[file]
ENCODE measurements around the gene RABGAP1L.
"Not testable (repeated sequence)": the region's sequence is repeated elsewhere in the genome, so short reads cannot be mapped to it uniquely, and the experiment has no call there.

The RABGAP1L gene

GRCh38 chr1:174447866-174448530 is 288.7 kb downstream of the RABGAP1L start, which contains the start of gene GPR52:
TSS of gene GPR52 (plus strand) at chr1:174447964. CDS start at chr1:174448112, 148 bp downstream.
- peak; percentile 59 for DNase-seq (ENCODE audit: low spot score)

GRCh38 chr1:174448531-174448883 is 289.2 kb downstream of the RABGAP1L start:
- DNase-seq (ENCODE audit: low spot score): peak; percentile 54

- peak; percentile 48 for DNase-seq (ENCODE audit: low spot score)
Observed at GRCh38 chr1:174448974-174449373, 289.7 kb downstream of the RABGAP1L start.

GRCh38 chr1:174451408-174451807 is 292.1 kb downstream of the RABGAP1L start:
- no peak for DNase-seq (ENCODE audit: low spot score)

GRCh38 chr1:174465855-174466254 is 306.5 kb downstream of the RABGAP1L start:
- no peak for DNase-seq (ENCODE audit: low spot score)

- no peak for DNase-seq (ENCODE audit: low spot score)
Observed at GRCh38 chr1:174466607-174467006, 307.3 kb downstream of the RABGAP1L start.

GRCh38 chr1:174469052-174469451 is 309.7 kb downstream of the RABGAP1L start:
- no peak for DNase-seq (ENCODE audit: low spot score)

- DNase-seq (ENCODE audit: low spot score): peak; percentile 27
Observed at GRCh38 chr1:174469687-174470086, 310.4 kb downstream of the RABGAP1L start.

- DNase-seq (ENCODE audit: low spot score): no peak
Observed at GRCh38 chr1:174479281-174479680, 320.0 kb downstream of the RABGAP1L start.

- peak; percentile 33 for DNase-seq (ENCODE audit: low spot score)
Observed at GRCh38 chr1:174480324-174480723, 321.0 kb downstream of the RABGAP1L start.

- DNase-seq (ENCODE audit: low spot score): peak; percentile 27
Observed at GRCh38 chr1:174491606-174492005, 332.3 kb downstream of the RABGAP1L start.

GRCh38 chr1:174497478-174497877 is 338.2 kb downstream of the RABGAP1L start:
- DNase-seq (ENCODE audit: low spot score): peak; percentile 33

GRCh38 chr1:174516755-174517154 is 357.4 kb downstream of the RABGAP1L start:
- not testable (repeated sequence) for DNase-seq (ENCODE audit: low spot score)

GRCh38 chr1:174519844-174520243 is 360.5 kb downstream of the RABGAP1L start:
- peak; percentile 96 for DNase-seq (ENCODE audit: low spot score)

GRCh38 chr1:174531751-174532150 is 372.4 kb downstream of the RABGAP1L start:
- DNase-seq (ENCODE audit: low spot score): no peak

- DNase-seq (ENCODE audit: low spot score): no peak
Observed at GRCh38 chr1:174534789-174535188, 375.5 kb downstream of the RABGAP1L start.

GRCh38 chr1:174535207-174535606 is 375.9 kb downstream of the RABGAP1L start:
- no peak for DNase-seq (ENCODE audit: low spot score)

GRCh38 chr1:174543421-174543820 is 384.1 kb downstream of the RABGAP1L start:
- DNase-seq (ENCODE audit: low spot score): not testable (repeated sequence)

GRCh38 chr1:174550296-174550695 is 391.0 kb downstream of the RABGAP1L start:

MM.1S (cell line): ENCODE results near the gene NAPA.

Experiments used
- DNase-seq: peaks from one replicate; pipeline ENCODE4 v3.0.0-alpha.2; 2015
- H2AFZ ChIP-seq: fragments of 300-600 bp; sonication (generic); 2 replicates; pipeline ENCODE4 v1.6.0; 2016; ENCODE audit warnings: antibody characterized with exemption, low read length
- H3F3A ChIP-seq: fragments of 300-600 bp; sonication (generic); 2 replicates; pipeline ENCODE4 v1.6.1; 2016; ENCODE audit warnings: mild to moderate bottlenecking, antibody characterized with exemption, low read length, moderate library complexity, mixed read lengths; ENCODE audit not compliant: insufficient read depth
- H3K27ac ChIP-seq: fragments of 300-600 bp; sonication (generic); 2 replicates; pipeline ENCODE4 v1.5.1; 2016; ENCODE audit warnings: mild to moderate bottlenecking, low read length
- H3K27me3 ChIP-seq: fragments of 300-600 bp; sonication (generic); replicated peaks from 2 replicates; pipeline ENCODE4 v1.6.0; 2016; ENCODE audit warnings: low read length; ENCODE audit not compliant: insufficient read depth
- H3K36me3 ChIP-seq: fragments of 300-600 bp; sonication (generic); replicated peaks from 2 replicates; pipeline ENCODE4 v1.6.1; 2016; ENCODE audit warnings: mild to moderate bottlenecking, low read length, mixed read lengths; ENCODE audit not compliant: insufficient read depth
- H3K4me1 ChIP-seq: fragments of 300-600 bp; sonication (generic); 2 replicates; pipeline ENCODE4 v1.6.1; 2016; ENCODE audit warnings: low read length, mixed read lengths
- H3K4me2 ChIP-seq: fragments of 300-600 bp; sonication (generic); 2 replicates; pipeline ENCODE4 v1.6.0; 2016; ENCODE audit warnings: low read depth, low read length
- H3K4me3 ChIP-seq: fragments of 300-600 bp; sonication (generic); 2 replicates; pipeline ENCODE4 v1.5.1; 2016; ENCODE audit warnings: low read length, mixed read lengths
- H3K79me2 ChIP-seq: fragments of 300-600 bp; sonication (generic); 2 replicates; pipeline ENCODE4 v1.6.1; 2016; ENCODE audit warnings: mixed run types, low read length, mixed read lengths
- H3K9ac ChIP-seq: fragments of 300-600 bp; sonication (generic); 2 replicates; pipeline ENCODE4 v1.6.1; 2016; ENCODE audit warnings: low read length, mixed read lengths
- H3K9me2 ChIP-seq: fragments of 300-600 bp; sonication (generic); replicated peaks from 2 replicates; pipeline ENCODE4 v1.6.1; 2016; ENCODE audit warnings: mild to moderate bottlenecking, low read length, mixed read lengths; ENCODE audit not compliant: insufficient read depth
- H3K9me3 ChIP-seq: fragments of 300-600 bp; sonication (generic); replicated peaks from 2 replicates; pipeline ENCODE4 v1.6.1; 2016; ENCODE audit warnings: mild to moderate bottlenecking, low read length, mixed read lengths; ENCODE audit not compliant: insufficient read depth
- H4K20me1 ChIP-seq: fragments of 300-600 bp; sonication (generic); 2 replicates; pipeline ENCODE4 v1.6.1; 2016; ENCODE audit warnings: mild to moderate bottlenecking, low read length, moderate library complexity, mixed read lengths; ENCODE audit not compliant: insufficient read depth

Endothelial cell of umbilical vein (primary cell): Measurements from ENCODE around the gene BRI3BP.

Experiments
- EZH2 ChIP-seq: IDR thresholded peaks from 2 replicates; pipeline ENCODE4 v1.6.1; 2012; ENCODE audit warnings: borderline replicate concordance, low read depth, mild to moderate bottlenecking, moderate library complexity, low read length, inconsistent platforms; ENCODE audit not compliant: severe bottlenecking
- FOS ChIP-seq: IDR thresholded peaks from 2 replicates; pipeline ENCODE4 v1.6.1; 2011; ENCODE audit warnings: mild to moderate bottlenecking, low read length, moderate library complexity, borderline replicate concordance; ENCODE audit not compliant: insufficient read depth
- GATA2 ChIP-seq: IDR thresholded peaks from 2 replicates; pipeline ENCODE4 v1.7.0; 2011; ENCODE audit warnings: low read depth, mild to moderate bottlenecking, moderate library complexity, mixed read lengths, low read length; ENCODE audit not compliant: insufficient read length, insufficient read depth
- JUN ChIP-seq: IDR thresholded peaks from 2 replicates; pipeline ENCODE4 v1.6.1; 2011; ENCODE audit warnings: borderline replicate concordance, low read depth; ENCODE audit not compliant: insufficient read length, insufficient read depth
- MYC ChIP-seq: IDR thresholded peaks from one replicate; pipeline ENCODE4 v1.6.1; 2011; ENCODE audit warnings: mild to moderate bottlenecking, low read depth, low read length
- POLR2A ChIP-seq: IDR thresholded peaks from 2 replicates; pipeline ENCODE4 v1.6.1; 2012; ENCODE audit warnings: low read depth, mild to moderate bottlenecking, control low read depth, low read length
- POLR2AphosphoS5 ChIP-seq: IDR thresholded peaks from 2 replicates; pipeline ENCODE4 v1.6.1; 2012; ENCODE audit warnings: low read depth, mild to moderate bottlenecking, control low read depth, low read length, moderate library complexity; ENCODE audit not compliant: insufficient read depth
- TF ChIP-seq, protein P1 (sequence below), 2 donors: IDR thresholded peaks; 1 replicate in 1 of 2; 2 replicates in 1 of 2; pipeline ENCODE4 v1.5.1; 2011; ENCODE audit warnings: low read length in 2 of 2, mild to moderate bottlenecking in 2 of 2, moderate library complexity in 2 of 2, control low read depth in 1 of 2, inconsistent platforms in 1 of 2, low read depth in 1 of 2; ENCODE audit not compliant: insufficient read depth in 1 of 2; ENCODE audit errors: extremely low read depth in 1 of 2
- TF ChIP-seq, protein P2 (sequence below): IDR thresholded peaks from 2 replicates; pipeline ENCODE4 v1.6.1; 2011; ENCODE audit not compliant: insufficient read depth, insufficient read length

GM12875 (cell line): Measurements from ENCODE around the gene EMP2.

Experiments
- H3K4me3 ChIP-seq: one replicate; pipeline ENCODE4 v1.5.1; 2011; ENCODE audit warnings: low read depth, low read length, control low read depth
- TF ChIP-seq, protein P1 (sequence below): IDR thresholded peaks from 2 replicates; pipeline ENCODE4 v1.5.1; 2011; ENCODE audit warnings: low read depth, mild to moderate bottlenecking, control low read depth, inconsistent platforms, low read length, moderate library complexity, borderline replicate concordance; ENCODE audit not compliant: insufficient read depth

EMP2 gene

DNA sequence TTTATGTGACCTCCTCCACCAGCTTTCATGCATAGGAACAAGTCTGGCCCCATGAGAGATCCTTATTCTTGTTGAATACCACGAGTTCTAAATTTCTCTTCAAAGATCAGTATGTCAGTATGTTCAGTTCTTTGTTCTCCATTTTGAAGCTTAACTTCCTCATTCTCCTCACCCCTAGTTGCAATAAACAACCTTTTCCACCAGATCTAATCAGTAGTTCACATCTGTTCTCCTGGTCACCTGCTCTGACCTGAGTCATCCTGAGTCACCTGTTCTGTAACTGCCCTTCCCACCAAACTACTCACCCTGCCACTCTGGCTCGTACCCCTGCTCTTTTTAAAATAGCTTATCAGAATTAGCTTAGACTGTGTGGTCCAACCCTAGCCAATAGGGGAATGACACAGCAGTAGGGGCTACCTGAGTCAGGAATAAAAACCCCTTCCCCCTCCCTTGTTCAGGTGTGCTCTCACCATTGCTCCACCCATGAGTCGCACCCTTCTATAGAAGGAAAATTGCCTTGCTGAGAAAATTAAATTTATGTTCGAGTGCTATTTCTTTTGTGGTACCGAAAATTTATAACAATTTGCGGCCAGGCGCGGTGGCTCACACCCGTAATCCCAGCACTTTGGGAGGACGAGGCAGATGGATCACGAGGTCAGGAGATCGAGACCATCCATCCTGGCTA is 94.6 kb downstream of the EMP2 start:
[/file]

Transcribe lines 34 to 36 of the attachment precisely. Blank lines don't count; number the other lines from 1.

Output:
- DNase-seq (ENCODE audit: low spot score): no peak

- DNase-seq (ENCODE audit: low spot score): no peak
Observed at GRCh38 chr1:174534789-174535188, 375.5 kb downstream of the RABGAP1L start.